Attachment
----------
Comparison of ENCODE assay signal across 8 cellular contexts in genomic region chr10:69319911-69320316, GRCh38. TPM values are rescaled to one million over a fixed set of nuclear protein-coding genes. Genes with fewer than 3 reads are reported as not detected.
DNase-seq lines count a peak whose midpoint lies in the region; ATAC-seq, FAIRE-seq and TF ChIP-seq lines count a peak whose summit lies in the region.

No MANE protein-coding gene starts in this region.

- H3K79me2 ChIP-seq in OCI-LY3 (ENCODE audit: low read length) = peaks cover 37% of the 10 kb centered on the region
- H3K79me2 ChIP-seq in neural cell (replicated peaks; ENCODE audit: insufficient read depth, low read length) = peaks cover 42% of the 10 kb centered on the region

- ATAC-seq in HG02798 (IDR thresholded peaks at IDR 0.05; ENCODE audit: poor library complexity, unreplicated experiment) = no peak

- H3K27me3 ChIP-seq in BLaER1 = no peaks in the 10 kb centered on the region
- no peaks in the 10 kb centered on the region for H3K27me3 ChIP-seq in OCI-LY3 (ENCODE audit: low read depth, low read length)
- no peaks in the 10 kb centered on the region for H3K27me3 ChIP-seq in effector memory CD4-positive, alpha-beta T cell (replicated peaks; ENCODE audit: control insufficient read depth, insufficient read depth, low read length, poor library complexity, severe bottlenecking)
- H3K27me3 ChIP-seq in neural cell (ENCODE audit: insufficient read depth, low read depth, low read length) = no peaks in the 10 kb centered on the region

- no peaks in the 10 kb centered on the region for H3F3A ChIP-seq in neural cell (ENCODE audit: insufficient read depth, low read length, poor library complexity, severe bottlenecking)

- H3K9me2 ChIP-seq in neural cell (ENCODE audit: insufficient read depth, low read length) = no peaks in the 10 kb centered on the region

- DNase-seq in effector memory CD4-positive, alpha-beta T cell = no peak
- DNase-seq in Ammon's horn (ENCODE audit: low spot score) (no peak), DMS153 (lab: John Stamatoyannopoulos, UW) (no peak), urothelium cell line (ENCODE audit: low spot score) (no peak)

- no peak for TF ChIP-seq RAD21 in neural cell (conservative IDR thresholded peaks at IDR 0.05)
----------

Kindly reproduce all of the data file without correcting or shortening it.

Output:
Comparison of ENCODE assay signal across 8 cellular contexts in genomic region chr10:69319911-69320316, GRCh38. TPM values are rescaled to one million over a fixed set of nuclear protein-coding genes. Genes with fewer than 3 reads are reported as not detected.
DNase-seq lines count a peak whose midpoint lies in the region; ATAC-seq, FAIRE-seq and TF ChIP-seq lines count a peak whose summit lies in the region.

No MANE protein-coding gene starts in this region.

- H3K79me2 ChIP-seq in OCI-LY3 (ENCODE audit: low read length) = peaks cover 37% of the 10 kb centered on the region
- H3K79me2 ChIP-seq in neural cell (replicated peaks; ENCODE audit: insufficient read depth, low read length) = peaks cover 42% of the 10 kb centered on the region

- ATAC-seq in HG02798 (IDR thresholded peaks at IDR 0.05; ENCODE audit: poor library complexity, unreplicated experiment) = no peak

- H3K27me3 ChIP-seq in BLaER1 = no peaks in the 10 kb centered on the region
- no peaks in the 10 kb centered on the region for H3K27me3 ChIP-seq in OCI-LY3 (ENCODE audit: low read depth, low read length)
- no peaks in the 10 kb centered on the region for H3K27me3 ChIP-seq in effector memory CD4-positive, alpha-beta T cell (replicated peaks; ENCODE audit: control insufficient read depth, insufficient read depth, low read length, poor library complexity, severe bottlenecking)
- H3K27me3 ChIP-seq in neural cell (ENCODE audit: insufficient read depth, low read depth, low read length) = no peaks in the 10 kb centered on the region

- no peaks in the 10 kb centered on the region for H3F3A ChIP-seq in neural cell (ENCODE audit: insufficient read depth, low read length, poor library complexity, severe bottlenecking)

- H3K9me2 ChIP-seq in neural cell (ENCODE audit: insufficient read depth, low read length) = no peaks in the 10 kb centered on the region

- DNase-seq in effector memory CD4-positive, alpha-beta T cell = no peak
- DNase-seq in Ammon's horn (ENCODE audit: low spot score) (no peak), DMS153 (lab: John Stamatoyannopoulos, UW) (no peak), urothelium cell line (ENCODE audit: low spot score) (no peak)

- no peak for TF ChIP-seq RAD21 in neural cell (conservative IDR thresholded peaks at IDR 0.05)